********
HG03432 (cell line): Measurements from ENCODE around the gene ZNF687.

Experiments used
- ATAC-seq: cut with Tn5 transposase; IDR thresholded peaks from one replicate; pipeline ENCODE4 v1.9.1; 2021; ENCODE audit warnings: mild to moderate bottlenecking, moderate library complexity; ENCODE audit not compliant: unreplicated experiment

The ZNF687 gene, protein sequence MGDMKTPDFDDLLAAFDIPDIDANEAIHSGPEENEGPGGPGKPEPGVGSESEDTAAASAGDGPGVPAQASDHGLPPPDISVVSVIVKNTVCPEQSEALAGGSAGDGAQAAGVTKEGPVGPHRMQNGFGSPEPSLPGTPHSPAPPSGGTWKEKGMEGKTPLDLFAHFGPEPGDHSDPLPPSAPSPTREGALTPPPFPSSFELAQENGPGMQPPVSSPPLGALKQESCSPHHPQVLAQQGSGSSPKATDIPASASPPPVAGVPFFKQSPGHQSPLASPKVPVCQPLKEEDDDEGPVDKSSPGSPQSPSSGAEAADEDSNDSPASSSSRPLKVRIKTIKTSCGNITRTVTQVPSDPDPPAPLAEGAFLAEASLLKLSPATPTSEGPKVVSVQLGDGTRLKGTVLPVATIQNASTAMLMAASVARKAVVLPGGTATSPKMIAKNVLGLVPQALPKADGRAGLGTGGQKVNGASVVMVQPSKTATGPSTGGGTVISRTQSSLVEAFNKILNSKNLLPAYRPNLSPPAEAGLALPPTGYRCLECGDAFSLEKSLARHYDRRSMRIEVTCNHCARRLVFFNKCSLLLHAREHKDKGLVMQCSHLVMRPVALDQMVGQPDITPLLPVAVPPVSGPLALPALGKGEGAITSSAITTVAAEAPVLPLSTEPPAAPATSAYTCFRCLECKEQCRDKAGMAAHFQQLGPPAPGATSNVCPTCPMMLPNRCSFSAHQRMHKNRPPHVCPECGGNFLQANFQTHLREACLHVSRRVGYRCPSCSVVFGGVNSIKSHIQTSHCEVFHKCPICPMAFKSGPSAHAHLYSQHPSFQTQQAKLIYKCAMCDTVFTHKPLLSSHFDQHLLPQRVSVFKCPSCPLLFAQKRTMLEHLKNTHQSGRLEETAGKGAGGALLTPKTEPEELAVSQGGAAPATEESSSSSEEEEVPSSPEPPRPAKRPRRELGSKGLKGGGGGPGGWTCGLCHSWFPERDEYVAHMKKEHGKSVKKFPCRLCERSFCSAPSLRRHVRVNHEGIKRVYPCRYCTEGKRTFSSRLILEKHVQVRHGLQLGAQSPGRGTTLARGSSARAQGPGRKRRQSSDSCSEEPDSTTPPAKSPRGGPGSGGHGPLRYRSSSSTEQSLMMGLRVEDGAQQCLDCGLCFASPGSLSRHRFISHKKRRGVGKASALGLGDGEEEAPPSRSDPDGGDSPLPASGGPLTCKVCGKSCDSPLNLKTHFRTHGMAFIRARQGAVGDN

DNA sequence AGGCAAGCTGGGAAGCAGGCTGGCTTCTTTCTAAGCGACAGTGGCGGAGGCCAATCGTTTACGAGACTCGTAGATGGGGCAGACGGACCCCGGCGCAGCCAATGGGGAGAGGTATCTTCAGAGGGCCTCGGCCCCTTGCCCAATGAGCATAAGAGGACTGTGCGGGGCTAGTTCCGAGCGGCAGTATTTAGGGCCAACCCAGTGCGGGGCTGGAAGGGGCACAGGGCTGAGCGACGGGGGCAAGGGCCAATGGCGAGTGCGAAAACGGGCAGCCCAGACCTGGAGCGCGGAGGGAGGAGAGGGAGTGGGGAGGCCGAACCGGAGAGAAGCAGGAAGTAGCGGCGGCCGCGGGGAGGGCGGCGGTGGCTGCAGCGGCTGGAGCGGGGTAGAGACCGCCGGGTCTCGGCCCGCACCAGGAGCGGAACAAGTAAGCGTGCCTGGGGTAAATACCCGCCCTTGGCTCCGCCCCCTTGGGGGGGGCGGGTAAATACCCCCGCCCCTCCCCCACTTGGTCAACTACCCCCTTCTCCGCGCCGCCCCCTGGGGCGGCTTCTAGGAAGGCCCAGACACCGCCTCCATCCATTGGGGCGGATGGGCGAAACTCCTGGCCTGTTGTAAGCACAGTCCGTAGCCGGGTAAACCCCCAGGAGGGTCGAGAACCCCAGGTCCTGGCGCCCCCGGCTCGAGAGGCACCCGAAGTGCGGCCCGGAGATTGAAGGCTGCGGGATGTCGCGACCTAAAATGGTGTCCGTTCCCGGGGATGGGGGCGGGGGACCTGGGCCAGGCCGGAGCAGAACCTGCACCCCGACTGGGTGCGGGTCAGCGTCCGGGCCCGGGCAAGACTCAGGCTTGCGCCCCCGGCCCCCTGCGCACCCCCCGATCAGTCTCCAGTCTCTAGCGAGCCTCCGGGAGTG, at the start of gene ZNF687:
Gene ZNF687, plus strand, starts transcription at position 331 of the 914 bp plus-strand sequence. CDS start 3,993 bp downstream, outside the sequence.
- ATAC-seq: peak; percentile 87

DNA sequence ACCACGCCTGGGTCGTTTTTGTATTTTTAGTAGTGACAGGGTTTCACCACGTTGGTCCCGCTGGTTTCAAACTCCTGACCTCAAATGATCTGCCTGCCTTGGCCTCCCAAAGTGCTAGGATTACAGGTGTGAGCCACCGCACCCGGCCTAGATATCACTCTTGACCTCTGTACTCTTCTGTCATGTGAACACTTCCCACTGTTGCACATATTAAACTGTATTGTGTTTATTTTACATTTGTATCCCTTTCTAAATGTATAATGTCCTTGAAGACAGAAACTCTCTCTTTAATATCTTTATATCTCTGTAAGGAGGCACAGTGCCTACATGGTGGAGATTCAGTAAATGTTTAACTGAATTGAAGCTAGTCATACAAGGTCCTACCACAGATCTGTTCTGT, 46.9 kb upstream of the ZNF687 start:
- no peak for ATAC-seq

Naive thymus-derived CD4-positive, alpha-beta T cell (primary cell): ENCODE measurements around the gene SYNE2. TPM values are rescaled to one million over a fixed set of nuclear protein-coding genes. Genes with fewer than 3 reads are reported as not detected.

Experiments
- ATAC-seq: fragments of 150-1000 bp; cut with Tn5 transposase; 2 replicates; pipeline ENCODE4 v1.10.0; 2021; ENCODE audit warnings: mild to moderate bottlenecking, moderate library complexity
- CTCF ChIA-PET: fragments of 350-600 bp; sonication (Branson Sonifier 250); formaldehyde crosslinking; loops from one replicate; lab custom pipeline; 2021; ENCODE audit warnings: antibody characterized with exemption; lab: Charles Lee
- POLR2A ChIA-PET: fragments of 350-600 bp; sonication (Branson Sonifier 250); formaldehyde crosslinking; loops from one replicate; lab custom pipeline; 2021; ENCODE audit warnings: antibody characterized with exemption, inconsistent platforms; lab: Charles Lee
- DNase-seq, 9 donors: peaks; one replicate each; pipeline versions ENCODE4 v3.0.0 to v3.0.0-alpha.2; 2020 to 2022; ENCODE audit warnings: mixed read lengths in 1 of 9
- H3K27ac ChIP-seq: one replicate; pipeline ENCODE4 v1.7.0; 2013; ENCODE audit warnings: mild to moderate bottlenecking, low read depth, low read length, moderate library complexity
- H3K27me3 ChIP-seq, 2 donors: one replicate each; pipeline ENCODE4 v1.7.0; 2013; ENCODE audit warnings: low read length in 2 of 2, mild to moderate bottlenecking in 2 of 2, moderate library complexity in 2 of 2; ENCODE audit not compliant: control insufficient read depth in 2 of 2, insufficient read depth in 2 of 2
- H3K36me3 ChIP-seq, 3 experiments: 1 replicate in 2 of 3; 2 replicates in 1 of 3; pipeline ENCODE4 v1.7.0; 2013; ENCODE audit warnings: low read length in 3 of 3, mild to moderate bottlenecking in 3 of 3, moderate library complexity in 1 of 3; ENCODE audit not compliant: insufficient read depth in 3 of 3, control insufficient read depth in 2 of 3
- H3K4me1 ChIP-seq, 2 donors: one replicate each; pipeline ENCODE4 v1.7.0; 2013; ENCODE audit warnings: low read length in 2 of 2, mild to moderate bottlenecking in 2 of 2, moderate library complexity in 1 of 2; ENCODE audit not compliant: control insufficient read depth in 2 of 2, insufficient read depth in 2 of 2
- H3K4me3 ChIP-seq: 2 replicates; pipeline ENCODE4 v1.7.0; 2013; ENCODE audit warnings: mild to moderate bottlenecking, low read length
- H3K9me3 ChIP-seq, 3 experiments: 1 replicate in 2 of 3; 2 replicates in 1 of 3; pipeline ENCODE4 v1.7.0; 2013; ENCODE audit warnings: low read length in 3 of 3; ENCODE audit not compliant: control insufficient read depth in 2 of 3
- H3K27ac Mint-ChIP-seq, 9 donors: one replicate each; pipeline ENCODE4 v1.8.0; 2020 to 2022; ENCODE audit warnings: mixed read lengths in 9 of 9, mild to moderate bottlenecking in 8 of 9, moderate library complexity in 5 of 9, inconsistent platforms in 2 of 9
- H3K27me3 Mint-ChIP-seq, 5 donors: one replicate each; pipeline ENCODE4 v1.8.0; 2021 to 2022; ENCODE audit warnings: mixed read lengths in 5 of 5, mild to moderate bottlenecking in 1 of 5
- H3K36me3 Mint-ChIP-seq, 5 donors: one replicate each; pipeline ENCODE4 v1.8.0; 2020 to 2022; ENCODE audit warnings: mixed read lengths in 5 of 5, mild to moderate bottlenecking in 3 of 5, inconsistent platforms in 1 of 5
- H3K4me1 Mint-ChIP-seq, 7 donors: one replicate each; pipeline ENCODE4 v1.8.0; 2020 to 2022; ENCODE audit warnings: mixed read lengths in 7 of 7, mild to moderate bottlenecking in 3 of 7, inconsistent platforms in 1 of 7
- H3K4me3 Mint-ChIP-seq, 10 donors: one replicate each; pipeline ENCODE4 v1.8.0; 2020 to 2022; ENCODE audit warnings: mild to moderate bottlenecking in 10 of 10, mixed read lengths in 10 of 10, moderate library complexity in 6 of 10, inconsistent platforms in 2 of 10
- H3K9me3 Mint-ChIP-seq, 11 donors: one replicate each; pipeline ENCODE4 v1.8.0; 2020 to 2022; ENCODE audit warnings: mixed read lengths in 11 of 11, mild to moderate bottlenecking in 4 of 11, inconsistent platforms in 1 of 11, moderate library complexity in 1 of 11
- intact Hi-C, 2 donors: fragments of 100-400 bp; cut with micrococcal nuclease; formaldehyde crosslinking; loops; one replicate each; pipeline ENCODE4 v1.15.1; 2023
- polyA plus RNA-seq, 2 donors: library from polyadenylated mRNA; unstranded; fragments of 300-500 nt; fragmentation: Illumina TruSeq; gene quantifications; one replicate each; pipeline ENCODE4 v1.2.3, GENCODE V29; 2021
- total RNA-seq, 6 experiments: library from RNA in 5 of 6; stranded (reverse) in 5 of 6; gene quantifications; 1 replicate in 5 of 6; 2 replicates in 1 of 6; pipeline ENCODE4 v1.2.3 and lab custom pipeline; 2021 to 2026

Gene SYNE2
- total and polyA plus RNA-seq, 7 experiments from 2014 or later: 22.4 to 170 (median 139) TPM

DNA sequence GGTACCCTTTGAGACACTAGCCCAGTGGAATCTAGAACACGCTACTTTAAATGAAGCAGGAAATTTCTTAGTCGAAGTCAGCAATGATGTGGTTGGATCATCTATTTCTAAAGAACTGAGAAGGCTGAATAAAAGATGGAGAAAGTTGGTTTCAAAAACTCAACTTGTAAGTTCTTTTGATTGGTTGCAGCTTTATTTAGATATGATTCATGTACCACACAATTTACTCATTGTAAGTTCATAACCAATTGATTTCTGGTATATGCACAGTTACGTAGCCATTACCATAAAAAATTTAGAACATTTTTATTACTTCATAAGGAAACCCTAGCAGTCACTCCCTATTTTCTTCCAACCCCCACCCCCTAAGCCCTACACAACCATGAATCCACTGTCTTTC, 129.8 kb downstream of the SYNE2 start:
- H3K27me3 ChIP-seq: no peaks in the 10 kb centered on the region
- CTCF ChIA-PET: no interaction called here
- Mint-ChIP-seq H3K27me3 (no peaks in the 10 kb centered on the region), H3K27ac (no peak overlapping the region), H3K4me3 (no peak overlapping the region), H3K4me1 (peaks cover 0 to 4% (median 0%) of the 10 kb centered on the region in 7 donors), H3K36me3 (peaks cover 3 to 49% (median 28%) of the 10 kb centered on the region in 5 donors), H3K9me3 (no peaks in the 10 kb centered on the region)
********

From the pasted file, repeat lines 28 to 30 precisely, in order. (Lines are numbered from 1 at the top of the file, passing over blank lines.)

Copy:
- intact Hi-C, 2 donors: fragments of 100-400 bp; cut with micrococcal nuclease; formaldehyde crosslinking; loops; one replicate each; pipeline ENCODE4 v1.15.1; 2023
- polyA plus RNA-seq, 2 donors: library from polyadenylated mRNA; unstranded; fragments of 300-500 nt; fragmentation: Illumina TruSeq; gene quantifications; one replicate each; pipeline ENCODE4 v1.2.3, GENCODE V29; 2021
- total RNA-seq, 6 experiments: library from RNA in 5 of 6; stranded (reverse) in 5 of 6; gene quantifications; 1 replicate in 5 of 6; 2 replicates in 1 of 6; pipeline ENCODE4 v1.2.3 and lab custom pipeline; 2021 to 2026